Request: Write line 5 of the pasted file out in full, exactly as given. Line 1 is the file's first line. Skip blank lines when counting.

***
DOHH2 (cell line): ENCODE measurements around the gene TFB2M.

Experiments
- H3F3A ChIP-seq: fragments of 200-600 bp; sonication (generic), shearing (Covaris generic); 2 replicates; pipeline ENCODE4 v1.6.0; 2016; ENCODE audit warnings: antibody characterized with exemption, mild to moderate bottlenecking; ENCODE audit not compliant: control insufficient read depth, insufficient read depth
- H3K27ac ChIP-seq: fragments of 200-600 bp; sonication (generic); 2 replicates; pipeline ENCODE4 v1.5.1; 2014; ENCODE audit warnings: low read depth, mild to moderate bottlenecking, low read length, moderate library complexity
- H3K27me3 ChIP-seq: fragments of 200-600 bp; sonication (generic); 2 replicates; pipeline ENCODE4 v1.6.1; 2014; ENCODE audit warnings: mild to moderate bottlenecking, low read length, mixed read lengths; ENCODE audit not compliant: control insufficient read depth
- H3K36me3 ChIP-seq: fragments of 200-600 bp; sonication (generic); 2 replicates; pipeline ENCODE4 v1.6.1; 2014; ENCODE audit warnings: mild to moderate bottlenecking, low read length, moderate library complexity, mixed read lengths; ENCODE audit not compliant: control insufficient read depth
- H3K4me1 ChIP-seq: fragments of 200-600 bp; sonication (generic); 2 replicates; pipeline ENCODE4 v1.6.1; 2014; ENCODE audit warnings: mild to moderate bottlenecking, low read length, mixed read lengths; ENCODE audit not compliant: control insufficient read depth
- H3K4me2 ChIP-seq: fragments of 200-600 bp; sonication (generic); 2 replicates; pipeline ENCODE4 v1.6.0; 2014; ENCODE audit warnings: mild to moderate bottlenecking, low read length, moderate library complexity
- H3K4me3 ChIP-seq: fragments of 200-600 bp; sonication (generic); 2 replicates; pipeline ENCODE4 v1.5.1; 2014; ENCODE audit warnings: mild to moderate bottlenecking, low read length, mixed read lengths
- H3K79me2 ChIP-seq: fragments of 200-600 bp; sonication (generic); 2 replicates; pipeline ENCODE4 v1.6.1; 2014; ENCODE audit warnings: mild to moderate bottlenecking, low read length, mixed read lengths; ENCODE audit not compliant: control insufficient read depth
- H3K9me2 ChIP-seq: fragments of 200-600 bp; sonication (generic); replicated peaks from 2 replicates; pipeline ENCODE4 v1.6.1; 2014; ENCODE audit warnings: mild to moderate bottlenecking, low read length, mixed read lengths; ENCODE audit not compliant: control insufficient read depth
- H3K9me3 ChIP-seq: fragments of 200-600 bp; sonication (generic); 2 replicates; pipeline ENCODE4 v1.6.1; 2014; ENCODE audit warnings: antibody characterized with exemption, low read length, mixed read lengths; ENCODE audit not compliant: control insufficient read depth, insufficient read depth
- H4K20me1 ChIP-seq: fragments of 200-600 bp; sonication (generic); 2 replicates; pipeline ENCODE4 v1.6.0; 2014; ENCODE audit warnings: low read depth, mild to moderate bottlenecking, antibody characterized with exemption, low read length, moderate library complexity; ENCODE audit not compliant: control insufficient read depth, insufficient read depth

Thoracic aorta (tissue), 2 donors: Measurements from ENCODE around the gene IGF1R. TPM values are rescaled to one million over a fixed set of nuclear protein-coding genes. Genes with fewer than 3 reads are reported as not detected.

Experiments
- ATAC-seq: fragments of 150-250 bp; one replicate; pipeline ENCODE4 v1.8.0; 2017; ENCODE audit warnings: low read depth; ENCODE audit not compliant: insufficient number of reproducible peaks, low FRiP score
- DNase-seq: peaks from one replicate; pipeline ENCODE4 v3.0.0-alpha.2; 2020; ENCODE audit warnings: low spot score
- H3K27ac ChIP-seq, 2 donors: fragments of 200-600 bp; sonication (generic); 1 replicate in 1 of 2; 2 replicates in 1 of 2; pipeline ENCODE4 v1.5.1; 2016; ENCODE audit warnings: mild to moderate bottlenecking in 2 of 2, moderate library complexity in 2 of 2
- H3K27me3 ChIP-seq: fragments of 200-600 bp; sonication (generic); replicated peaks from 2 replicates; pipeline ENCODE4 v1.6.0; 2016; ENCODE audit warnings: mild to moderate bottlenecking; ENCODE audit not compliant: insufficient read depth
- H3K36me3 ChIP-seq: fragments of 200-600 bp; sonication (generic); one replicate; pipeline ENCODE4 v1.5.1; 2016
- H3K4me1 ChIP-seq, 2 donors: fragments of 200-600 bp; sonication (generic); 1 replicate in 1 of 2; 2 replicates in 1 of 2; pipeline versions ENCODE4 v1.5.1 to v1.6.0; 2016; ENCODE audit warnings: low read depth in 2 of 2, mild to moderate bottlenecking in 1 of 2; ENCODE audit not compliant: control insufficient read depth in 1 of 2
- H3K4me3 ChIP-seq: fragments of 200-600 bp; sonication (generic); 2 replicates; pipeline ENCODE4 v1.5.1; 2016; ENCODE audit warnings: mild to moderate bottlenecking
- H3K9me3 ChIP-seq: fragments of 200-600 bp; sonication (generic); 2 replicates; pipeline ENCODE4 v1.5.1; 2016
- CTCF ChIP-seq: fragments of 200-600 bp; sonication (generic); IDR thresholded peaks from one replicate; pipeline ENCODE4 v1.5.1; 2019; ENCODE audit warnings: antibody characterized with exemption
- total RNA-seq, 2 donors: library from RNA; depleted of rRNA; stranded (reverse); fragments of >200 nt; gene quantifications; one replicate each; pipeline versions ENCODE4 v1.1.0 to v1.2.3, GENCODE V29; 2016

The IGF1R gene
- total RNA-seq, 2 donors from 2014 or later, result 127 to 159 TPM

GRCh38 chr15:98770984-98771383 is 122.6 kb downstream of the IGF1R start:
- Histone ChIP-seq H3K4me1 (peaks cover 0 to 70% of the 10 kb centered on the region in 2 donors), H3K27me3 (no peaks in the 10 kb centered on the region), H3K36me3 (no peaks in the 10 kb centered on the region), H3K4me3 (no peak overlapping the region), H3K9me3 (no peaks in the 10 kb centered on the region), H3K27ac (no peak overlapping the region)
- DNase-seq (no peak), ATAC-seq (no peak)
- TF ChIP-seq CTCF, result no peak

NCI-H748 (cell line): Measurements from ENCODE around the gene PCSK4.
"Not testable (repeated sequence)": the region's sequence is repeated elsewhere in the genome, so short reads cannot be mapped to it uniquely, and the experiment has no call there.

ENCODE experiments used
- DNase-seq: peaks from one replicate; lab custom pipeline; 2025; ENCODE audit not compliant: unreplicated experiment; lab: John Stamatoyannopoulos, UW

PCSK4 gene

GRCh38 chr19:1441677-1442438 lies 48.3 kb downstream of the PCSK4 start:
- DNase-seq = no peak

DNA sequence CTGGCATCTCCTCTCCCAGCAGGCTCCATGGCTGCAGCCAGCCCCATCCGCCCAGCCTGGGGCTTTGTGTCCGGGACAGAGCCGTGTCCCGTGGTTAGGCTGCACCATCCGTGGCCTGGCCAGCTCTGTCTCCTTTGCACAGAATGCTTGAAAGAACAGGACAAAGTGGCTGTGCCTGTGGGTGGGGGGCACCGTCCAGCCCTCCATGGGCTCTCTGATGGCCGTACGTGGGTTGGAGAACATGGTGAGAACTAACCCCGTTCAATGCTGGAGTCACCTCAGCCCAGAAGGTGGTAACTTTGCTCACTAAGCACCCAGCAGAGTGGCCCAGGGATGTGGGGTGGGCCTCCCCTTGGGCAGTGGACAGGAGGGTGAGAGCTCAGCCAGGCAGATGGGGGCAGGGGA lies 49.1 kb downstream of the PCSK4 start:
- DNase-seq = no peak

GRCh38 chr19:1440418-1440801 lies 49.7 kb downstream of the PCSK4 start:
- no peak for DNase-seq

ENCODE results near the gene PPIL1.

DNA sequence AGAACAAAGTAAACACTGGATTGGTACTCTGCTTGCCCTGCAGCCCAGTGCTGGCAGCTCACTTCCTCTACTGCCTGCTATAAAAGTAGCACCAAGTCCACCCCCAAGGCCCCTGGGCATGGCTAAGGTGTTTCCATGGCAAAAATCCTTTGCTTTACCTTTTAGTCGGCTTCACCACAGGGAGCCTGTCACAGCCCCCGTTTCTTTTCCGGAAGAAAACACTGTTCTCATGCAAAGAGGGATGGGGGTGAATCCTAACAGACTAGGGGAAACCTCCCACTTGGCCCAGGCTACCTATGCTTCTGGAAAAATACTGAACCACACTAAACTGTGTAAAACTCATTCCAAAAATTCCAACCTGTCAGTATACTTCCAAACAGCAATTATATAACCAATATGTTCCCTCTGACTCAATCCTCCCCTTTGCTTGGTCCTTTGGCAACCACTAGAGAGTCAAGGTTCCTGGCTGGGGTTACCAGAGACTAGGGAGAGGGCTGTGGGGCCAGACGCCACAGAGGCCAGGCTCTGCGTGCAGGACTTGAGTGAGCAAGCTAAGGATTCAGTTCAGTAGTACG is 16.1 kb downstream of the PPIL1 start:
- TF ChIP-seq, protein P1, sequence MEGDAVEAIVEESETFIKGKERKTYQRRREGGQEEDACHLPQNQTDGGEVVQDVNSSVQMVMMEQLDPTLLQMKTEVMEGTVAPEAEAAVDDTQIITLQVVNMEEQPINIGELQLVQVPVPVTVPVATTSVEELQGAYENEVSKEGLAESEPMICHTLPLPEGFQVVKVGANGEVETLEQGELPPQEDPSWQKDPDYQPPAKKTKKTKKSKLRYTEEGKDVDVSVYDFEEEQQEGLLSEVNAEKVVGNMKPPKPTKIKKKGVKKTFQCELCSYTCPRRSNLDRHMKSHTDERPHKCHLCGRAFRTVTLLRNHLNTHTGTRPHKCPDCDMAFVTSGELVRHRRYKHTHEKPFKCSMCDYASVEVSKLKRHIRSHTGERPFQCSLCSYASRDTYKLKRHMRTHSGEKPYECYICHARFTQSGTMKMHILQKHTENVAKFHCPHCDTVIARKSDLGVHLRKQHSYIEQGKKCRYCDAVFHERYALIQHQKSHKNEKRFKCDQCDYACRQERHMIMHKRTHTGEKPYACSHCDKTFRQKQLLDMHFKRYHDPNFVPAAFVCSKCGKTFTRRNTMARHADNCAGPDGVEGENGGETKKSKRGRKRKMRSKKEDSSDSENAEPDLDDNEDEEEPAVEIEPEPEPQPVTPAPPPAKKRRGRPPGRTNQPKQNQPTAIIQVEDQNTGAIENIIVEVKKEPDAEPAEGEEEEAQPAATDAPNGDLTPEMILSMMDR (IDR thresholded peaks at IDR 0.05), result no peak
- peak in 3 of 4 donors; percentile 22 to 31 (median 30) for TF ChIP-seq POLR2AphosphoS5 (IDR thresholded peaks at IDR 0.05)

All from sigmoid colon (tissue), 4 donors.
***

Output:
- H3K27me3 ChIP-seq: fragments of 200-600 bp; sonication (generic); 2 replicates; pipeline ENCODE4 v1.6.1; 2014; ENCODE audit warnings: mild to moderate bottlenecking, low read length, mixed read lengths; ENCODE audit not compliant: control insufficient read depth